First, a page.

At Piedmont Health, we are always growing and improving, and I’m happy to report on one of those efforts. One of the initiatives we are working on in 2018 is continuing to strengthen our ties to the University of North Carolina School of Medicine.
Piedmont Health Services’ relationship with UNC is deep and long-standing, and both of us have benefited greatly. The benefits for Piedmont Health are obvious – we get to draw upon one of the very best medical schools in the nation to staff our health centers. UNC is a key part of our mission to provide high-quality health care to all, regardless of ability to pay.
For UNC medical students and residents, Piedmont Health is a place where they can fulfill the “heart” part of their medical education. The medical training at UNC is about the best you can get anywhere, but students can’t get all the training they need in a classroom. While academic training provides students with necessary skills, working in the kind of medically underserved communities that Piedmont Health serves touches their hearts. It’s the reason they became doctors in the first place.
Bringing those two worlds together – the prestigious UNC School of Medicine and the communities we serve – has been an important part of Piedmont Health’s mission, and we are continuing to move forward together.
The Family Medicine Residency Program was the first of its kind in the state when Piedmont and UNC launched it in September of 2012 at the Prospect Hill Community Health Center, which serves rural Caswell County and surrounding counties. Under that program, residents from UNC hospitals serve for three years at Prospect Hill, training with primary care physicians in a community setting.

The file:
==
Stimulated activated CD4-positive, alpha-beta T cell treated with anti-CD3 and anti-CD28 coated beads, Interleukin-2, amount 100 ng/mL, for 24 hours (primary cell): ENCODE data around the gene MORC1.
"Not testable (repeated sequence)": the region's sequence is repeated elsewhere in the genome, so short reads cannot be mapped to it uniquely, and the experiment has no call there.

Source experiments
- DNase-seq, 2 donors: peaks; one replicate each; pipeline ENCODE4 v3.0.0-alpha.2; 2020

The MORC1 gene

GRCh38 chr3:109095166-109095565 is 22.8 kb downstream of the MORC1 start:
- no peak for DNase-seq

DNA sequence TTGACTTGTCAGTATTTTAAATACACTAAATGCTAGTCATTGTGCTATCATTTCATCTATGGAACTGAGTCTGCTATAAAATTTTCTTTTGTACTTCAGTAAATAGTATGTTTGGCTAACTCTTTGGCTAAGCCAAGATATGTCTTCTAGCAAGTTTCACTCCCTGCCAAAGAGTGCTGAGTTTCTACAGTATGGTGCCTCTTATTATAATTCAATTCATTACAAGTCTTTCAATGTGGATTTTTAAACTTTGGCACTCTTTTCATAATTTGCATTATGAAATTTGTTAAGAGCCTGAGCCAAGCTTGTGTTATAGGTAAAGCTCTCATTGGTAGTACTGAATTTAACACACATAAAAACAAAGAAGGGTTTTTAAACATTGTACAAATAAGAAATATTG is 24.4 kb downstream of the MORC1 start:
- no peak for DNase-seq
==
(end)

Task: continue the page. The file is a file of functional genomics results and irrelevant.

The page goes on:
By 2021, we hope to have nine residents at the Prospect Hill Community Health Center.
We are building upon the success of the Family Medicine Residency Program. Recently, we added a new element to the program. Under this new element, third and fourth-year medical students do 16-week rotations in primary care.
This brings in 30 to 36 students per year to participate in the 16-week rotations. Between the two programs, eventually more than 50 medical trainees would come to Piedmont Health from UNC each year for training or residencies. Many stay on in full-time, permanent positions in underserved communities – and remember these are well- trained professionals who could probably work almost anywhere.
The medical school is not the only school at UNC that Piedmont Health has a relationship with – we also provide training opportunities for students in their schools of dentistry, pharmacy, nutrition, public health, clinical social work and nursing. We also have administrative internships for the UNC School of Public Health.
The relationship is making both of our organizations stronger.